The Environmental Protection Agency on Thursday ordered a long-awaited cleanup of a Superfund site northwest of St. Louis, saying residents living near the landfill contaminated with World War II-era nuclear waste deserve action after waiting 27 years for federal regulators to issue a decision.
EPA Administrator Scott Pruitt’s decision to partially excavate tons of radioactive material from the West Lake Landfill over five years — at an expected cost of $236 million to the liable companies — goes beyond a 2008 solution proposed by the George W. Bush administration to cover and monitor the waste.
“The people of the St. Louis region deserve clarity and answers,” Pruitt said in a statement Thursday. “I promised them an answer, and today I am making good on that commitment.” He added that he sought a remedy at the site that would “protect public health, comply with the law, and hold potentially responsible parties accountable.”
Thursday’s announcement also was intended to be Exhibit A in demonstrating Pruitt’s commitment to revitalizing the agency’s Superfund program, which includes the nation’s most polluted sites, by streamlining and accelerating cleanups. But it underscored how few Superfund sites have simple answers, though nearly all of them generate intense emotions.
“We were hoping for full, 100 percent excavation. But we know that would be difficult to accomplish,” said Dawn Chapman, a founder of Just Moms STL, an activist group that has long pushed for an extensive excavation with relocation of families near the landfill.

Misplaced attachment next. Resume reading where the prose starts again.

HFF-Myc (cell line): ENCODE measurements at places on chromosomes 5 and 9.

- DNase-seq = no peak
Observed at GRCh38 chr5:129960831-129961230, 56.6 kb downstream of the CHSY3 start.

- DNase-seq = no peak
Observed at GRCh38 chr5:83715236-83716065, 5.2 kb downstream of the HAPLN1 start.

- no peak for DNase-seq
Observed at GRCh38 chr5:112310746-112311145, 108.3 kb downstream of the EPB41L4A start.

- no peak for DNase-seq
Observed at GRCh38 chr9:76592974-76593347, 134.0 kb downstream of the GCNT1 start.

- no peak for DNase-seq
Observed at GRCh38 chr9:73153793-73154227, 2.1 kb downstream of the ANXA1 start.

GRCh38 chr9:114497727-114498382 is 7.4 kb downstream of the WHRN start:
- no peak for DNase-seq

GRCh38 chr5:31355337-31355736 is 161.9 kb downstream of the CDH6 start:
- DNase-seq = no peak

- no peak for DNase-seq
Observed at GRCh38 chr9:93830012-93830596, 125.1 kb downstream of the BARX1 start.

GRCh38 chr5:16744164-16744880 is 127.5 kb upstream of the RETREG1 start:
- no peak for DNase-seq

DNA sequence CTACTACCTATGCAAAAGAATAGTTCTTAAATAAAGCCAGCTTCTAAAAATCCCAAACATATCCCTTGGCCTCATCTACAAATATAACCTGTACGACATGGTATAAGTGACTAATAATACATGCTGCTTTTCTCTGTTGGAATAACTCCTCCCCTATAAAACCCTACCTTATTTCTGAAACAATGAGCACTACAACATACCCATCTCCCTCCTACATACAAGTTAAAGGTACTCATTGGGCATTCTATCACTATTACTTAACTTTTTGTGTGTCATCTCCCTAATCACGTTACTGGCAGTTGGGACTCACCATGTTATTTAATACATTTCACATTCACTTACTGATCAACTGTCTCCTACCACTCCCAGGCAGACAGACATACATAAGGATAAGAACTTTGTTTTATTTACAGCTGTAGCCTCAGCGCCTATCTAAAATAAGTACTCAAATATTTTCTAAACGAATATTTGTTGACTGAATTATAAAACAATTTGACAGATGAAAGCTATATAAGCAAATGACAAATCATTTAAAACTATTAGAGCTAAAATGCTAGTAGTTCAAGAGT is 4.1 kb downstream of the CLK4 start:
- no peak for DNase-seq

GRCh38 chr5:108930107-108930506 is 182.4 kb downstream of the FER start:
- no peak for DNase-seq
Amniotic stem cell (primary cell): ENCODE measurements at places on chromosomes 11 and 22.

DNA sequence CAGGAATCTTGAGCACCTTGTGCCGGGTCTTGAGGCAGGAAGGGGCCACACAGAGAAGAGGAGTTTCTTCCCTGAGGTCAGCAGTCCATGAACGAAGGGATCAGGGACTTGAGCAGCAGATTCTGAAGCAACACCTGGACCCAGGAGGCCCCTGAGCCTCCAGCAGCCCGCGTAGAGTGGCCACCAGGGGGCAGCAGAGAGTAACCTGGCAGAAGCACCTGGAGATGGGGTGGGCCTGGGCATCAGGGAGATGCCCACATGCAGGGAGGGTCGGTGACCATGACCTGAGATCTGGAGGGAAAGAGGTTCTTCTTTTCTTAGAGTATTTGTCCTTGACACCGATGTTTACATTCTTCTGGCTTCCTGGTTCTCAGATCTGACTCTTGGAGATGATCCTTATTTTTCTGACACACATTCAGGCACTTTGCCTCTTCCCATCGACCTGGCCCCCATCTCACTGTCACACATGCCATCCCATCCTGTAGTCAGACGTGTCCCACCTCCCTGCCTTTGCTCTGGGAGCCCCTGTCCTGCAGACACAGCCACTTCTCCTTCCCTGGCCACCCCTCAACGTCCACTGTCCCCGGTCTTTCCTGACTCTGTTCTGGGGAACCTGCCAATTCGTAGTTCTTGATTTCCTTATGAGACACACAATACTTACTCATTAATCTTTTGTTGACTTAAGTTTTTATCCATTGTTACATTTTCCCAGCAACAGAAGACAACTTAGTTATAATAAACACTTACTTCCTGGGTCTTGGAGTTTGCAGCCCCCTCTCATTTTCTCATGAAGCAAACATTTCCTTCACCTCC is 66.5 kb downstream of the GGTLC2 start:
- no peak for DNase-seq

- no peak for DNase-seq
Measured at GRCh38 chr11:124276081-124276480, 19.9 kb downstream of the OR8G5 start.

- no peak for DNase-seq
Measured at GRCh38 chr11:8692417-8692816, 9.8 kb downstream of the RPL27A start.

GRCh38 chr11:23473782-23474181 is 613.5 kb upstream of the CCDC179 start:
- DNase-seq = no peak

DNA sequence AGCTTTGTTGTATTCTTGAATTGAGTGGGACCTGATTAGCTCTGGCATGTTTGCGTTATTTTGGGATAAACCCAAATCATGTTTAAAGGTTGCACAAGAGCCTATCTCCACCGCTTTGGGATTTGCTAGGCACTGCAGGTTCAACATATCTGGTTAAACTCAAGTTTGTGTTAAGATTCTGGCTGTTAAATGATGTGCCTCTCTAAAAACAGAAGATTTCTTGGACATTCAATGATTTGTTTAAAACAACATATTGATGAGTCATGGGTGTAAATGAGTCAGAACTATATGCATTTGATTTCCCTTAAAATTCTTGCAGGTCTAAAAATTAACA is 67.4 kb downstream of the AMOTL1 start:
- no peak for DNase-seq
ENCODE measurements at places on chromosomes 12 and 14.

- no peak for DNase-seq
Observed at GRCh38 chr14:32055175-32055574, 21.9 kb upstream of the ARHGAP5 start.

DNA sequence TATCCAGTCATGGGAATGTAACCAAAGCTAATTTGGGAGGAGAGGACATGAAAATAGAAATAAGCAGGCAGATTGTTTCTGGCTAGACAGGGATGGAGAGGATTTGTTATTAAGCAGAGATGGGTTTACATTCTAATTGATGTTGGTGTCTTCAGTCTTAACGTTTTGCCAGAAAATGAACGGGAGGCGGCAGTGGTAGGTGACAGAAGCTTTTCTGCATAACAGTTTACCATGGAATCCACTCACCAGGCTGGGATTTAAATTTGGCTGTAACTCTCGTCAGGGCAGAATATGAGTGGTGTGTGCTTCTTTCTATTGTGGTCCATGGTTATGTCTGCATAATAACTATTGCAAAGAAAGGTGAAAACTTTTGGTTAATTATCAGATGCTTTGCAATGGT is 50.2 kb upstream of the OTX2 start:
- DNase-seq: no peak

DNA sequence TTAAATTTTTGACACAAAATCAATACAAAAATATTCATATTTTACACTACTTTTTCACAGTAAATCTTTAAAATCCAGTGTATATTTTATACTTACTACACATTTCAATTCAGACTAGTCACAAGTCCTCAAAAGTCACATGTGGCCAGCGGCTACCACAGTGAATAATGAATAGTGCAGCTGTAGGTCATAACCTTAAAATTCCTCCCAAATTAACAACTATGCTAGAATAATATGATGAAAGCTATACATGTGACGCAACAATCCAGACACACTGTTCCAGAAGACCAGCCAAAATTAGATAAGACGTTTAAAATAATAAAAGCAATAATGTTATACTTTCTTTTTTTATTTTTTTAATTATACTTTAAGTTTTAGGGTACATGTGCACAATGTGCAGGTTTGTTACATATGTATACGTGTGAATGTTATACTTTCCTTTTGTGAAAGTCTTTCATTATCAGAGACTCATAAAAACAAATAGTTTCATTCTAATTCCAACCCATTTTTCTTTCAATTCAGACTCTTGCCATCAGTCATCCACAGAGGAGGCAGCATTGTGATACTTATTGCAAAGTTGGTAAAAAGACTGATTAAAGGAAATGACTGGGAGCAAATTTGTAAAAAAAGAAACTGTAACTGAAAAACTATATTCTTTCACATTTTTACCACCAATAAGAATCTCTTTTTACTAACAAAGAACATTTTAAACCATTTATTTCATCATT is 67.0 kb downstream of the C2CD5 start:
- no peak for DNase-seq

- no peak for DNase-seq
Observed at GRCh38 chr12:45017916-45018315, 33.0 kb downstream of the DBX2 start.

Chapman said her group views the outcome as a hard-fought victory but one that is far from guaranteed, given the public-comment and cleanup process likely to unfold over years. “We have to stay here and watch it and see it through,” she said. “I look ahead, and I see these other big battles coming. We’re not going to blink because you can’t. … We will continue to fight to get even more [radioactive waste] removed.”
Pruitt’s decision goes further than the action sought by Republic Services and Exelon, whose subsidiaries are responsible for the cleanup at West Lake along with the federal Department of Energy. The companies have argued that the agency’s own science shows capping the waste is the safer option and that excavating the toxic material could create serious public health risks.
While the $236 million price tag of the EPA plan is significantly higher than what the firms hoped to spend, it is well below the cost, projected at nearly $700 million, of a full excavation.
In a statement, Republic Services said it was “pleased that the EPA has finally ended decades of study and again is issuing a proposed plan for the site.” But the company cautioned that a final decision could take years.
What remains to be seen is whether the decision on West Lake represents how Pruitt is likely to approach other Superfund sites.
To read the full story, visit https://www.washingtonpost.com/news/energy-environment/wp/2018/02/01/epa-orders-cleanup-at-st-louis-nuclear-waste-site-what-does-it-mean-for-the-nations-other-toxic-messes/?utm_term=.4a1673a6dbaa